Dr. Fauci Says You'll Catch Coronavirus From These People
Dr. Anthony Fauci, the nation's leading infectious disease expert, today said the current pandemic could be as bad as the Spanish Flu of 1918. Here's what else he warned us about, during a Georgetown University Global Health Initiative webinar, including where the virus is spiking.
On The Recent Outbreaks
"So obviously we are in the middle of a global pandemic and over 200 plus countries have been involved. It has really in many respects ravaged many, many parts of the world. We have a serious situation here in the United States. It's a mixed bag in the United States. We have areas that have been hit really badly, like the New York metropolitan area is doing quite well now and getting the outbreak under control and trying in a stepwise prudent fashion to open and seem to be doing it successfully. The numbers are quite sobering. You know, we've had over 135,000 deaths in this pandemic for the United States. We have over 3 million cases. If you look globally—close to 600,000 deaths in about 13 or 14 million infections, so this is a pandemic of historic proportions."
On How it's Like the Spanish Flu of 1918
"I think we can't deny that fact. It's something that I think when history looks back on it, it will be comparable to what we saw in 1918. The situation that is the current challenge that we're facing right now is the resurgences of infections in the South and Southwestern part of the country with, particularly in areas like California, Florida, Arizona, and Texas, they're seeing record numbers of cases. Mostly interestingly among young individuals, strongly suggesting the link between attempting to open and in many respects, as we saw pictures of and, photos and films of mostly young people [who] were seen at bars congregated in crowded places—many of them without masks, which really adds fuel to fire. So our challenge today and tomorrow and next week is to try and contain these outbreaks and get us back on the track of being able to not only contain, but also to open, to open safely."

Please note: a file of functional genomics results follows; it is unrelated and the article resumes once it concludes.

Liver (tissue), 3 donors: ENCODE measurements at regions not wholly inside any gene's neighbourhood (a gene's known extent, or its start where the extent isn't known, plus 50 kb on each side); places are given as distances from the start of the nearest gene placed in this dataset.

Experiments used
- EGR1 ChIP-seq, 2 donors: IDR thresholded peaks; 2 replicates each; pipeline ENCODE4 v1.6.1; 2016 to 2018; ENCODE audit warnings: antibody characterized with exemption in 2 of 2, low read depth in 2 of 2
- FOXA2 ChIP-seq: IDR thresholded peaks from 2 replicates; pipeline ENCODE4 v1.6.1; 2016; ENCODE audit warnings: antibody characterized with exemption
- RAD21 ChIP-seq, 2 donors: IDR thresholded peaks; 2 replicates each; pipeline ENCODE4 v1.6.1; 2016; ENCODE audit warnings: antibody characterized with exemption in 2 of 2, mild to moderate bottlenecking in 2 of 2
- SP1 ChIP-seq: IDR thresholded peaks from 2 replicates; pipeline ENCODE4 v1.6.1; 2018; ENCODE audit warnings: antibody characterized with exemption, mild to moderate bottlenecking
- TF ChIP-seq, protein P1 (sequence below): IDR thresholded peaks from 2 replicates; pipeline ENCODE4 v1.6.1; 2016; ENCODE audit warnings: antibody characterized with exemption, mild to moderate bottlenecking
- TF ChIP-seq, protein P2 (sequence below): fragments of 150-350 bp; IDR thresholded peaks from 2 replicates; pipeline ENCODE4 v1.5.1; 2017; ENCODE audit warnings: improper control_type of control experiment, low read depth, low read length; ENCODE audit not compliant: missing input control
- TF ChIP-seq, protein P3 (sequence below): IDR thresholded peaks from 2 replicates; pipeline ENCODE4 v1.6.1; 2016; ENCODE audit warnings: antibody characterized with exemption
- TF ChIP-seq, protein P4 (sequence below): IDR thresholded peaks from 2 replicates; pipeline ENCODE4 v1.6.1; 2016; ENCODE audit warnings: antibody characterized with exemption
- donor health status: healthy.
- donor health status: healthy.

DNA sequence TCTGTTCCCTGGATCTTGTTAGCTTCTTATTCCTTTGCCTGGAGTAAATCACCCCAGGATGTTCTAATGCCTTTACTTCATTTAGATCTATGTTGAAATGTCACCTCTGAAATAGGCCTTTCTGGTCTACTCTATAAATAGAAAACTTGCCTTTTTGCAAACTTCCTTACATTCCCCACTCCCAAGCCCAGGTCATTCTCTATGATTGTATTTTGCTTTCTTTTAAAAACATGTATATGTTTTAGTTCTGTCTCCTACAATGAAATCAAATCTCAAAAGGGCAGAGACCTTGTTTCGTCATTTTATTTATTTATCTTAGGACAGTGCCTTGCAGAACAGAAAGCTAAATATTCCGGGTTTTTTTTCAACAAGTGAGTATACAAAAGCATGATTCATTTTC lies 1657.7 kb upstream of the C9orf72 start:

On How the USA is a Mixed Bag
"It's a global serious situation. It's a serious situation in the United States, the United States being a very large country and very heterogeneous, both geographically demographically, and other ways, it's a mixed bag. Some areas of the country are doing really quite well, and others are being challenged as the states that I just mentioned. If you look at the magnitude of the 1918 pandemic where anywhere from 50 to 75 to a hundred million people globally died. I mean, that was the, you know, the mother of all pandemics and truly historic. I hope we don't even approach that with this, but it does have the makings of the possibility of being, you know, approaching that in seriousness though. I hope that the kinds of interventions that we're going to be and are implementing would not allow that to happen, but it does have strong similarities with that in that it was the emergence of a brand new infection that was influenza."
On How This Virus is Unusual
"And even though it has a wide range of impact from 20 to 40% of the people who have no symptoms to individuals that get moderately sick, very sick, serious enough to go to the hospital, serious enough for intensive care ventilation and even death. So it's a very unusual virus in that. The range of severity is so great and wide, which actually leads to confusion on the part of people as to whether this is really serious. As some people say it is, well, it's not serious for some people, but it's deadly serious for others."
On Cases and Death Rates Rising